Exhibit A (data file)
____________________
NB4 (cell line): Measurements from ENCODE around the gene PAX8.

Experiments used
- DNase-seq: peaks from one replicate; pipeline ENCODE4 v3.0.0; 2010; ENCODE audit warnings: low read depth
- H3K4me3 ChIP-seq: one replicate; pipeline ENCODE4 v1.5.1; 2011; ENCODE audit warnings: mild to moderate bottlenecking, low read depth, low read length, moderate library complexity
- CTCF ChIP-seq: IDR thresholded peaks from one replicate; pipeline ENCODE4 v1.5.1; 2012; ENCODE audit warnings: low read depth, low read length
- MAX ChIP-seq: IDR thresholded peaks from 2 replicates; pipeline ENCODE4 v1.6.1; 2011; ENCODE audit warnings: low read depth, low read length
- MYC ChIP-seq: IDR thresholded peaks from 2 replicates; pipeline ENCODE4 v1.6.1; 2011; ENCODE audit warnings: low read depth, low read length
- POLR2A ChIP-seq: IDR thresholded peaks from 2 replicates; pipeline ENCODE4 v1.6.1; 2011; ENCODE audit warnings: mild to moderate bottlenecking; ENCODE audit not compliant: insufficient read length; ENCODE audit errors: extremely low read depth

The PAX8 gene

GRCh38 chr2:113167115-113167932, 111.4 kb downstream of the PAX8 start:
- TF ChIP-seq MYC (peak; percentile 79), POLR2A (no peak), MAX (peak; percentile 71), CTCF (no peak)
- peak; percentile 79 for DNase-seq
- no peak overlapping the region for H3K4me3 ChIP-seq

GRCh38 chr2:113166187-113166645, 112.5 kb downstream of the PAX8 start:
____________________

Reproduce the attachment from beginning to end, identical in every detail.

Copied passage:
NB4 (cell line): Measurements from ENCODE around the gene PAX8.

Experiments used
- DNase-seq: peaks from one replicate; pipeline ENCODE4 v3.0.0; 2010; ENCODE audit warnings: low read depth
- H3K4me3 ChIP-seq: one replicate; pipeline ENCODE4 v1.5.1; 2011; ENCODE audit warnings: mild to moderate bottlenecking, low read depth, low read length, moderate library complexity
- CTCF ChIP-seq: IDR thresholded peaks from one replicate; pipeline ENCODE4 v1.5.1; 2012; ENCODE audit warnings: low read depth, low read length
- MAX ChIP-seq: IDR thresholded peaks from 2 replicates; pipeline ENCODE4 v1.6.1; 2011; ENCODE audit warnings: low read depth, low read length
- MYC ChIP-seq: IDR thresholded peaks from 2 replicates; pipeline ENCODE4 v1.6.1; 2011; ENCODE audit warnings: low read depth, low read length
- POLR2A ChIP-seq: IDR thresholded peaks from 2 replicates; pipeline ENCODE4 v1.6.1; 2011; ENCODE audit warnings: mild to moderate bottlenecking; ENCODE audit not compliant: insufficient read length; ENCODE audit errors: extremely low read depth

The PAX8 gene

GRCh38 chr2:113167115-113167932, 111.4 kb downstream of the PAX8 start:
- TF ChIP-seq MYC (peak; percentile 79), POLR2A (no peak), MAX (peak; percentile 71), CTCF (no peak)
- peak; percentile 79 for DNase-seq
- no peak overlapping the region for H3K4me3 ChIP-seq

GRCh38 chr2:113166187-113166645, 112.5 kb downstream of the PAX8 start: